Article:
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In all honesty, the caliber of the food doesn't quite compare to the aesthetics, but I was too busy gawking at the prettys the first time to really care. I enjoyed my seafood stir fry (as Ellie did her sandwich), but the flavors weren't anything special for the price (especially with this babe in town). Happy hour plates looked vibrant but fell flat taste-wise. But no matter, my heart will only allow itself to believe that the culinary innovation will catch up to the visual.

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Honestly, I'm just happy to see creative culture flourishing worldwide. 'Twas a privilege to meet, La Ménagère.

La Ménagère
Via Ginori 8R
50123 Firenze, Italy
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Fearless | My Theme Of 2016

Sunday, January 10, 2016



Therefore we will not fear though the earth gives way,
though the mountains be moved into the heart of the sea,
though its waters roar and foam,
though the mountains tremble at its swelling.

Psalm 46

I'm not really a new years resolution type of person. The most glamorous thing I do to hail in a new year is bake bread at home by myself settle on a new theme word for the year. Short and simple, that's the motto.

Taking stock of fall semester and winter break has been revelatory, as I've come to a number of powerful and sometimes painful realizations. Given my ultra-positively-wahoo-gr8times oriented disposition, I tend to focus on what motivates me into action, not what prevents me from action.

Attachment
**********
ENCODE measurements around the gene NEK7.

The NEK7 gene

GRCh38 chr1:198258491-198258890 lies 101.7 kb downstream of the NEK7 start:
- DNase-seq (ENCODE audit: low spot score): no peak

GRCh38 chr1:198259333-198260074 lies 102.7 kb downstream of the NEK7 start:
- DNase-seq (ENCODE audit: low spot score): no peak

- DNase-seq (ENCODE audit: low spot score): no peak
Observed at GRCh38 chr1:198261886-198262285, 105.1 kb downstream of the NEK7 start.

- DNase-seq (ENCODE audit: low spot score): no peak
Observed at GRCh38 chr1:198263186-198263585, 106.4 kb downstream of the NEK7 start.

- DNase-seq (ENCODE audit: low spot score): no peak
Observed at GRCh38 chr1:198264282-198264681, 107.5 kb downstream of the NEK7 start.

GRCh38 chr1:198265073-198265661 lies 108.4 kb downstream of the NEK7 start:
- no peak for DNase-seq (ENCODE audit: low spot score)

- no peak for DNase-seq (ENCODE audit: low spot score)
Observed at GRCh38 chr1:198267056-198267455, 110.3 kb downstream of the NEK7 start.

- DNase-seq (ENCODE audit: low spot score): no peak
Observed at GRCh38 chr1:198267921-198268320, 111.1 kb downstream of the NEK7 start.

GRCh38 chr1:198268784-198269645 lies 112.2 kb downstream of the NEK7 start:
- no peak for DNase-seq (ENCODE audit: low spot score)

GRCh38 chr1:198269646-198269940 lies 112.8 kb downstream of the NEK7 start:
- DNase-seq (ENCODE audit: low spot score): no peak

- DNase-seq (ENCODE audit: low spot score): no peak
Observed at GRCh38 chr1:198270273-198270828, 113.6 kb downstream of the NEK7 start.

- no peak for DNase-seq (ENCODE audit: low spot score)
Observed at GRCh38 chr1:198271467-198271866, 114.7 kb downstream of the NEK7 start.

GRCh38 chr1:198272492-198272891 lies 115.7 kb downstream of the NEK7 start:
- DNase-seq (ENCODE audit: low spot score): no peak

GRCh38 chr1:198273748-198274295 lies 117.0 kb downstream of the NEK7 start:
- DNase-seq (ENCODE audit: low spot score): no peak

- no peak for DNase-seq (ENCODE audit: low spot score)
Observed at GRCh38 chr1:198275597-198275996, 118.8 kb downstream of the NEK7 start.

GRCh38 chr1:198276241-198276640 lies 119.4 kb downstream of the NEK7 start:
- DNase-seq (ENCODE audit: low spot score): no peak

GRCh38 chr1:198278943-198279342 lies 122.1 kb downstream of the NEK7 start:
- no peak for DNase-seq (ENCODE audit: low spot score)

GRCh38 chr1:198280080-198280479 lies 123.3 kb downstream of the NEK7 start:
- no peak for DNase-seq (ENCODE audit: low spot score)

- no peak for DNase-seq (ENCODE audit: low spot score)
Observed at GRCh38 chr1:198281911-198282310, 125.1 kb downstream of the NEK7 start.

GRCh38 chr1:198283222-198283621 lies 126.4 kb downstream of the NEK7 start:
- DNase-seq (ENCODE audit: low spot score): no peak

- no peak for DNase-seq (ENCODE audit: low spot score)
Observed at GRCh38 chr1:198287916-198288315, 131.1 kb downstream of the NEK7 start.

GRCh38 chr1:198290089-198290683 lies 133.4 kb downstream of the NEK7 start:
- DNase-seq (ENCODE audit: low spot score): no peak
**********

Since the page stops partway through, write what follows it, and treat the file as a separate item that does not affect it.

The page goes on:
A personal pursuit that college inspired is fluency in the language of culture (take that, all you talented quadrilingual peers!). But as elaborated in the next paragraph, I underestimated the fetters of self reference criterion—unconscious reference to my own cultural values and experiences as a basis for decision (look ma, learned something from international marketing).

Fear doesn't strike my radar too often. Or at least I thought, until I realized its stains on an aspect of my life for a while. As intrigued as I am by multicultural interactions, it was and remains the most challenging to evaluate my own cross-cultural upbringing. Though I knew I wasn't meant to take on familial anxieties and pressures on my own, I acted like I was, and I in turn fell culprit to them. 

The start of this new season presents a timely moment to recalibrate my convictions with the realities of this world. To remember that his love surrounds me when my thoughts wage war. To remember that with more wisdom comes more responsibility, more sorrow yet more joy.

(And most importantly, to eat carbs because life is short.)

And in preparation for the summer internship scramble—to also fearlessly explore the tension between our next vocational, world-changing, culture-making move and how our lives affect those around us (Eddie Kaufholz for RELEVANT Magazine).

Here's to renewed living, inspired by freedom and driven by godly fear and godly boldness. 
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Black Sesame, Pistachio, & Honey Star Bread

Sunday, January 3, 2016

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There's something about bread that inspires me to contemplate the greater things of life. Or it might just be that bread-making is so happy-making which leads to a content mind of mine prone to thought-pondering.

Anyhow, growing up both a maker of things and a bridger of the Asian-American intercultural dynamic is no easy feat. Kicking and screaming notwithstanding, I'm thankful for all the lessons my mom signed me up for, from piano to ping pong (no kidding, summer of third grade). Little did I know then that my opportunity to even take lessons and practice discipline was privilege itself. Plus I know all the childhood exposure I had to creative pursuits had a huge role in my future development, so thanks ma.